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FA criticised for five-game racism ban

ESPN staff
May 17, 2013 « Live County Championship coverage | Chartbeat test »
FARE believes the FA should have followed UEFA's example © Getty Images
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The Football Association's introduction of a minimum five-match ban for racist and homophobic abuse from next season has been described as a "missed opportunity" by campaigners.

An FA vote on Thursday confirmed the new measure, which is half the length of the ten-game suspension UEFA plans to enact in its competitions next term.

David Bernstein, the FA chairman, has insisted that the five-game ban could be extended for more serious offences but Piara Powar, director of campaigning group Football Against Racism in Europe (FARE), believes that UEFA's example should have been followed.

"As someone working across borders to promote anti-discrimination I think it's a shame it can't be the ten games UEFA say they will implement in their own competitions and that they are recommending all national associations will adopt," Powar said.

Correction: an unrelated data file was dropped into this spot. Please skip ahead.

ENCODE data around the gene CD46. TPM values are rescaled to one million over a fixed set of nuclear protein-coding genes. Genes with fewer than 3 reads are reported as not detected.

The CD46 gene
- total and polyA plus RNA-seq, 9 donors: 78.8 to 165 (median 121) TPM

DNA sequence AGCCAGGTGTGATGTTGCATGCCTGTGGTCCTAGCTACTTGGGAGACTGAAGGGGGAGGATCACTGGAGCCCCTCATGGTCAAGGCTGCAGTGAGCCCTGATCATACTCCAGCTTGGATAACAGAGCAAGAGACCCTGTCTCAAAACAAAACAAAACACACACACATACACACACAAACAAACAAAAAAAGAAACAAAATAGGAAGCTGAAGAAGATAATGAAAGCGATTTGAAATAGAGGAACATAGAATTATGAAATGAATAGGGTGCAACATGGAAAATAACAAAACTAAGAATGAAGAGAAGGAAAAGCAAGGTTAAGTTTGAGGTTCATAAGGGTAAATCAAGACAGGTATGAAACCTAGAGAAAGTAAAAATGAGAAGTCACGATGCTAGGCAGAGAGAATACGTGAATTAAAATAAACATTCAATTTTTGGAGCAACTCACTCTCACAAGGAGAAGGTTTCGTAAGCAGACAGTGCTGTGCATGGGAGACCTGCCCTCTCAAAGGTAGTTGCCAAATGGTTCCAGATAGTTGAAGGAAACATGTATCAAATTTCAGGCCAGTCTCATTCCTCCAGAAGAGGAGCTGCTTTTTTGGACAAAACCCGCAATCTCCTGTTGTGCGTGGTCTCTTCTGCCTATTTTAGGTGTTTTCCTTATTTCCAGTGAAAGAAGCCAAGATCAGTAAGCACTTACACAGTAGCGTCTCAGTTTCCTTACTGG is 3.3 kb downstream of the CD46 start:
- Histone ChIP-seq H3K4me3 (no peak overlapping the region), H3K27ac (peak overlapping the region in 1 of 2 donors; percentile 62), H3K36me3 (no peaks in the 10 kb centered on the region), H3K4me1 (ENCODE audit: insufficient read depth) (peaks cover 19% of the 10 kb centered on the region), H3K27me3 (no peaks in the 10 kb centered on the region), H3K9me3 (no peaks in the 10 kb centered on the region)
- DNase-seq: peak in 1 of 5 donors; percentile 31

"It is a missed opportunity, and also a shame when the FA has already sanctioned a player, Luis Suarez, for more than five matches for racism.

"One of the biggest concerns is inconsistency and mixed messages.

"It's progress to have a minimum sanction, but sanctions for players appear to be made up on the hoof. Why is biting ten games [the recent ban given to Suarez] and racism five games? Surely UEFA's ten-match ban should be the standard to follow."

However, Bernstein defended the FA's plans and believes the UEFA measures are too heavy-handed, and that the European governing body announced its own plans just as his own organisation was concluding a long period of consultation on the issue.

"From our point of view it [the ten-match ban] has no subtlety to it," he said. "It should have subtlety to it. Any racism is unacceptable but there are different levels of offence.

"It's also a timing issue. We have been through an extensive process and have to get it approved through English football. It [UEFA's ban] came in right at the end of the process when we have spent months getting a consensus.

"But if European football says the line is in the wrong place then we may have to re-evaluate that."

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